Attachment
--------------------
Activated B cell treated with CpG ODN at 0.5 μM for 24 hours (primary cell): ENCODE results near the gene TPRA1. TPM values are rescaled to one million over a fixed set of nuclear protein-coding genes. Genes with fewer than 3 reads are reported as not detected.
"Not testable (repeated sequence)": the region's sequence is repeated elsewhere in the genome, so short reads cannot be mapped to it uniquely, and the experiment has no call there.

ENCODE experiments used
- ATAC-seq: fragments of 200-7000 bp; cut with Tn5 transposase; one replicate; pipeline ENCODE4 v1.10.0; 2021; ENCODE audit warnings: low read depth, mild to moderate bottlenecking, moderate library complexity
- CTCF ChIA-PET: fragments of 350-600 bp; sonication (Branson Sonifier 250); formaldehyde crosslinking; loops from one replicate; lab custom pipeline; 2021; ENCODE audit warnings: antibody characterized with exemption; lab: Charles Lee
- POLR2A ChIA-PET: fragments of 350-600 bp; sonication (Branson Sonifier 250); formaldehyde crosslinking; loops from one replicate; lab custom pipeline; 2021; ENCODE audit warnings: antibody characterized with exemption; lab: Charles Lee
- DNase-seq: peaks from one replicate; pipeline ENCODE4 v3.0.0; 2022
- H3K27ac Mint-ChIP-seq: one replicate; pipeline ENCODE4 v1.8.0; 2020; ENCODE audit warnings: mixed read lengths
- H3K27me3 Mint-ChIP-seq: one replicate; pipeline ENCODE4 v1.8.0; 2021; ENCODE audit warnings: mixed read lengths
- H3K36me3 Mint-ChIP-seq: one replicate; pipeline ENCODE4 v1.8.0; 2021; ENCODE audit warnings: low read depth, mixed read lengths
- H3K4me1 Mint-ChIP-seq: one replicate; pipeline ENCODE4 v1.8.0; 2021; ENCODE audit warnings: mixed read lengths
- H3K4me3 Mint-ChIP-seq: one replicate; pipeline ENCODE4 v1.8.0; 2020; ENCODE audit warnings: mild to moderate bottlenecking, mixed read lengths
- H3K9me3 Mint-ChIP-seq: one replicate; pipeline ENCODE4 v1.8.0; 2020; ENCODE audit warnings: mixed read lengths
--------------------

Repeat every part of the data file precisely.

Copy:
Activated B cell treated with CpG ODN at 0.5 μM for 24 hours (primary cell): ENCODE results near the gene TPRA1. TPM values are rescaled to one million over a fixed set of nuclear protein-coding genes. Genes with fewer than 3 reads are reported as not detected.
"Not testable (repeated sequence)": the region's sequence is repeated elsewhere in the genome, so short reads cannot be mapped to it uniquely, and the experiment has no call there.

ENCODE experiments used
- ATAC-seq: fragments of 200-7000 bp; cut with Tn5 transposase; one replicate; pipeline ENCODE4 v1.10.0; 2021; ENCODE audit warnings: low read depth, mild to moderate bottlenecking, moderate library complexity
- CTCF ChIA-PET: fragments of 350-600 bp; sonication (Branson Sonifier 250); formaldehyde crosslinking; loops from one replicate; lab custom pipeline; 2021; ENCODE audit warnings: antibody characterized with exemption; lab: Charles Lee
- POLR2A ChIA-PET: fragments of 350-600 bp; sonication (Branson Sonifier 250); formaldehyde crosslinking; loops from one replicate; lab custom pipeline; 2021; ENCODE audit warnings: antibody characterized with exemption; lab: Charles Lee
- DNase-seq: peaks from one replicate; pipeline ENCODE4 v3.0.0; 2022
- H3K27ac Mint-ChIP-seq: one replicate; pipeline ENCODE4 v1.8.0; 2020; ENCODE audit warnings: mixed read lengths
- H3K27me3 Mint-ChIP-seq: one replicate; pipeline ENCODE4 v1.8.0; 2021; ENCODE audit warnings: mixed read lengths
- H3K36me3 Mint-ChIP-seq: one replicate; pipeline ENCODE4 v1.8.0; 2021; ENCODE audit warnings: low read depth, mixed read lengths
- H3K4me1 Mint-ChIP-seq: one replicate; pipeline ENCODE4 v1.8.0; 2021; ENCODE audit warnings: mixed read lengths
- H3K4me3 Mint-ChIP-seq: one replicate; pipeline ENCODE4 v1.8.0; 2020; ENCODE audit warnings: mild to moderate bottlenecking, mixed read lengths
- H3K9me3 Mint-ChIP-seq: one replicate; pipeline ENCODE4 v1.8.0; 2020; ENCODE audit warnings: mixed read lengths